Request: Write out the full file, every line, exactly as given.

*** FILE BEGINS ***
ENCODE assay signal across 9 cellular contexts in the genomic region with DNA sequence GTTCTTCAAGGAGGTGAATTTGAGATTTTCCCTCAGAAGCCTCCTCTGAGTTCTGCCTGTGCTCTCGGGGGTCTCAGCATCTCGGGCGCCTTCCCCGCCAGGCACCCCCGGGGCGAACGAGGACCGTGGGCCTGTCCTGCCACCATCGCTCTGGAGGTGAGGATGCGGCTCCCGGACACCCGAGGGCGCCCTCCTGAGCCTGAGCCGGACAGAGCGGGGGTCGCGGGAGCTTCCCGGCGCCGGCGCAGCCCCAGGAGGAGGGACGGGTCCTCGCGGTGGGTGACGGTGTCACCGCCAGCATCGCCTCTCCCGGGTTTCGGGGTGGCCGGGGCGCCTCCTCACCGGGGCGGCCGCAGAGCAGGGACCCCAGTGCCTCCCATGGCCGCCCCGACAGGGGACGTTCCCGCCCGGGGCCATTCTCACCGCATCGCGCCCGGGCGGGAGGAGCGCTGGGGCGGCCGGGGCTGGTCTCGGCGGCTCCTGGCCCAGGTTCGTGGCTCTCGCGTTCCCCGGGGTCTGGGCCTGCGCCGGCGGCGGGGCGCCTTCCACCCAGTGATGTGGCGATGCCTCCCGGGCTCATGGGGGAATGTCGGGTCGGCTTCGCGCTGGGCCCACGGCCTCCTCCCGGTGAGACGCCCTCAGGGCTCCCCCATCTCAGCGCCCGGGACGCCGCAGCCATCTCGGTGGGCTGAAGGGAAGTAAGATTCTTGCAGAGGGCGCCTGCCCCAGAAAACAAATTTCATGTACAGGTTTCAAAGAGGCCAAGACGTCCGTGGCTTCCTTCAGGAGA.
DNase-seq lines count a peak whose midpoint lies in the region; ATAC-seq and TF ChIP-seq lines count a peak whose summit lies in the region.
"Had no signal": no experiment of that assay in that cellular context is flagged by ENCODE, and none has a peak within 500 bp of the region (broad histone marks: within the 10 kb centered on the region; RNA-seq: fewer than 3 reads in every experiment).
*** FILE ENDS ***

ENCODE assay signal across 9 cellular contexts in the genomic region with DNA sequence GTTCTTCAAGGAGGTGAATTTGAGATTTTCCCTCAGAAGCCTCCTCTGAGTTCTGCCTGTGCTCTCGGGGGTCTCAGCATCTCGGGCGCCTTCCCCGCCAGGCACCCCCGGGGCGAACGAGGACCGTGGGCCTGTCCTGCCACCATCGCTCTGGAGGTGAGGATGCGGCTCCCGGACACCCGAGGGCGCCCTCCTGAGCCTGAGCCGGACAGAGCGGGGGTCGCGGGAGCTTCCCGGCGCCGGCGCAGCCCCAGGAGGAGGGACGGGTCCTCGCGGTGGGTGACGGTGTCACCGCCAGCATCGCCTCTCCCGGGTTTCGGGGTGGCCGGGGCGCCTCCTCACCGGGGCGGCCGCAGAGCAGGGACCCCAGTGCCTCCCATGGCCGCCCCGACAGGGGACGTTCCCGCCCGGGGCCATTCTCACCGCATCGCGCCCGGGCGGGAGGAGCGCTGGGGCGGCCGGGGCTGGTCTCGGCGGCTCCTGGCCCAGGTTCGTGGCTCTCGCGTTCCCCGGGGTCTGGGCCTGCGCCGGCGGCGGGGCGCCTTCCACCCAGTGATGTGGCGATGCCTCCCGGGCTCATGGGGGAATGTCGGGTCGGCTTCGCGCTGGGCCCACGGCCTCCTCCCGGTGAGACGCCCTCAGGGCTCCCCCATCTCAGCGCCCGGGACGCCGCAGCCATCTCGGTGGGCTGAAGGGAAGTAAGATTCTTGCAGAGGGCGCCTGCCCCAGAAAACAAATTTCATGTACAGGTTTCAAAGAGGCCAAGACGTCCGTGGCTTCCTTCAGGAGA.
DNase-seq lines count a peak whose midpoint lies in the region; ATAC-seq and TF ChIP-seq lines count a peak whose summit lies in the region.
"Had no signal": no experiment of that assay in that cellular context is flagged by ENCODE, and none has a peak within 500 bp of the region (broad histone marks: within the 10 kb centered on the region; RNA-seq: fewer than 3 reads in every experiment).